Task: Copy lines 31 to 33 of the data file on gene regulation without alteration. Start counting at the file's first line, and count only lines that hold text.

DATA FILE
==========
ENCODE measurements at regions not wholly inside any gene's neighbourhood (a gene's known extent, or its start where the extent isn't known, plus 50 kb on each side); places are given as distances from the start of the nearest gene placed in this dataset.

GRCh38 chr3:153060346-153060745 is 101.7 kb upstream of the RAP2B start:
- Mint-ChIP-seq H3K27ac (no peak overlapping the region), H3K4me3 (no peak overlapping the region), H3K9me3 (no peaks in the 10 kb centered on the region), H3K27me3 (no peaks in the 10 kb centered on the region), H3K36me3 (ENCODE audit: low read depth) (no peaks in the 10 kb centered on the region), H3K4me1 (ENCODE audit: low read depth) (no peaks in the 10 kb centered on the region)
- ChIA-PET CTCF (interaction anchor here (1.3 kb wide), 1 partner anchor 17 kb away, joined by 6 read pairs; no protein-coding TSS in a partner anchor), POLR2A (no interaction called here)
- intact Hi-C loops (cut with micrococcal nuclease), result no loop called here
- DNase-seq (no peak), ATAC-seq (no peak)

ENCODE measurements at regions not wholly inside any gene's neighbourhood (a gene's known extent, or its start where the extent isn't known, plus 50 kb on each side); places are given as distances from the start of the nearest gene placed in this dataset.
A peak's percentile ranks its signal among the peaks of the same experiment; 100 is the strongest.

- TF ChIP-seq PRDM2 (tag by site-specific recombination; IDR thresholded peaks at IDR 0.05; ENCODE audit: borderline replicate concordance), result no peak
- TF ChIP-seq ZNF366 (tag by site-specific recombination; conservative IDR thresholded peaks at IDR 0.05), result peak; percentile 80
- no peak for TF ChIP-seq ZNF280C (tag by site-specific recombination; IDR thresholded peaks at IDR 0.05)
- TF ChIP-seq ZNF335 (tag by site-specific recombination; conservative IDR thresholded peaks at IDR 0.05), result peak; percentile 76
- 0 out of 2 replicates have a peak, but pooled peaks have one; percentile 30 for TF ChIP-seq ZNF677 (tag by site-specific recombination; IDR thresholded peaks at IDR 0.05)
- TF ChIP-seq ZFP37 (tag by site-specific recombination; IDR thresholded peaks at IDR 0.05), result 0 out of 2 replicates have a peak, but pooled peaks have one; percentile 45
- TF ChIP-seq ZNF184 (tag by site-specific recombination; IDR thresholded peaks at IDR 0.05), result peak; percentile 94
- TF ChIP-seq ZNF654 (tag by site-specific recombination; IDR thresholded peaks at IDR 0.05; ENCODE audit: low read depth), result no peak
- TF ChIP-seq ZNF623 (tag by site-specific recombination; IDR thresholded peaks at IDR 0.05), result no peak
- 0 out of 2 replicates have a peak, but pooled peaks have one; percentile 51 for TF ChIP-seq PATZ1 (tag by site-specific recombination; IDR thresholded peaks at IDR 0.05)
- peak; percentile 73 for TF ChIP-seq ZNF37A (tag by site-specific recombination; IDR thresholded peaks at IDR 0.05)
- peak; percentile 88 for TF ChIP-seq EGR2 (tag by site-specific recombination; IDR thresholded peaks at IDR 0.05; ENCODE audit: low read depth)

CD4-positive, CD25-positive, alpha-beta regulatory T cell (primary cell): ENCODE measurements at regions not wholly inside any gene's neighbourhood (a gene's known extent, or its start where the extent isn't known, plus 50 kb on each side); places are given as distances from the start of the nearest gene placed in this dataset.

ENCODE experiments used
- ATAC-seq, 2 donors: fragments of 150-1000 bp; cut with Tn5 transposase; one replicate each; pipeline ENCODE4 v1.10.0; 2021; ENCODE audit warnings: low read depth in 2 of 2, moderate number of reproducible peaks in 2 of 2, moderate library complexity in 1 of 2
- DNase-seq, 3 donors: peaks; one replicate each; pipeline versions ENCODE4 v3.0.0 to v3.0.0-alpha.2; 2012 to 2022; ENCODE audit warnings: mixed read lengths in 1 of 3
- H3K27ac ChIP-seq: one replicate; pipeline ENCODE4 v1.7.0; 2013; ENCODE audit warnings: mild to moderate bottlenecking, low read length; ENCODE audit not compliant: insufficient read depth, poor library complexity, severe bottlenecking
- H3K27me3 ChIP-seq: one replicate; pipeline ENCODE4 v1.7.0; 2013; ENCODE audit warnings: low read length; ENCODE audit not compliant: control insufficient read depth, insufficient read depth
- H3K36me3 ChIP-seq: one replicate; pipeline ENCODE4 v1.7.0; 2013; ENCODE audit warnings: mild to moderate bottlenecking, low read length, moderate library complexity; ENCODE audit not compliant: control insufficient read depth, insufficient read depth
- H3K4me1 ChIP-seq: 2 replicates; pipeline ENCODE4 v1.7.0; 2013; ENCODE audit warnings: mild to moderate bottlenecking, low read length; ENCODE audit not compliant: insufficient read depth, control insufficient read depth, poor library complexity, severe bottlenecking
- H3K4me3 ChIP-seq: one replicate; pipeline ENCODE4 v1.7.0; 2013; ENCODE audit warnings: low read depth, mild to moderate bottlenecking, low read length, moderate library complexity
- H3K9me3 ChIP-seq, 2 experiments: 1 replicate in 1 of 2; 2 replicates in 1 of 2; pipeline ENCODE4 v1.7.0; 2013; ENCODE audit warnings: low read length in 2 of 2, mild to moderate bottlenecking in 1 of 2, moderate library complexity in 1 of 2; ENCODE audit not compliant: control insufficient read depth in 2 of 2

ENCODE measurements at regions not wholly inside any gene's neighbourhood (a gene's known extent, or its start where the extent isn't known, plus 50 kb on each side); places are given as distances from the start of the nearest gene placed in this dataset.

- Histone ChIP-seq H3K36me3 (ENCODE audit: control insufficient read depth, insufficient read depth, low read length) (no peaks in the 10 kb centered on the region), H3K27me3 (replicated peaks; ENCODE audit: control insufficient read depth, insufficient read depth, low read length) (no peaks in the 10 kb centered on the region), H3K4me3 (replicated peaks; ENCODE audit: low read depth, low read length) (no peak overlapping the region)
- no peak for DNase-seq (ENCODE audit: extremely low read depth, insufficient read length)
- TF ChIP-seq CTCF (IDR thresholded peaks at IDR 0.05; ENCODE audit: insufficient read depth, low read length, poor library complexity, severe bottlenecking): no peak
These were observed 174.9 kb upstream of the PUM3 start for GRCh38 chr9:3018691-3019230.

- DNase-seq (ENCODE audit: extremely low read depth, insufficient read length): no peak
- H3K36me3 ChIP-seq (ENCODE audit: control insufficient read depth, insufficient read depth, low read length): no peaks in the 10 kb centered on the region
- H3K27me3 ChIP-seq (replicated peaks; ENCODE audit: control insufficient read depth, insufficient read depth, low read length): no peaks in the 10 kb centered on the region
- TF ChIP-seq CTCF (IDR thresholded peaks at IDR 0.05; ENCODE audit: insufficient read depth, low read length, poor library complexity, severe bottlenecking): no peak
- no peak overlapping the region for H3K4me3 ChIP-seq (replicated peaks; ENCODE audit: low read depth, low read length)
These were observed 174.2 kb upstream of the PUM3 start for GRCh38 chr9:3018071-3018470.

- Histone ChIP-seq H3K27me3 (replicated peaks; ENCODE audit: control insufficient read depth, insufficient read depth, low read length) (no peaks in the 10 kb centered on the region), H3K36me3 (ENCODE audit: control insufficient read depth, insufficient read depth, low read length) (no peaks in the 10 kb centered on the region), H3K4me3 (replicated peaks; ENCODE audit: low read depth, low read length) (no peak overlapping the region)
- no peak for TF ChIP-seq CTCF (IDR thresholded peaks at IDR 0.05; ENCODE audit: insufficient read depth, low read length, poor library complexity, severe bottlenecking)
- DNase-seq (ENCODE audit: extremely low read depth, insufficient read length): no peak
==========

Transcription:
ENCODE measurements at regions not wholly inside any gene's neighbourhood (a gene's known extent, or its start where the extent isn't known, plus 50 kb on each side); places are given as distances from the start of the nearest gene placed in this dataset.

- Histone ChIP-seq H3K36me3 (ENCODE audit: control insufficient read depth, insufficient read depth, low read length) (no peaks in the 10 kb centered on the region), H3K27me3 (replicated peaks; ENCODE audit: control insufficient read depth, insufficient read depth, low read length) (no peaks in the 10 kb centered on the region), H3K4me3 (replicated peaks; ENCODE audit: low read depth, low read length) (no peak overlapping the region)
- no peak for DNase-seq (ENCODE audit: extremely low read depth, insufficient read length)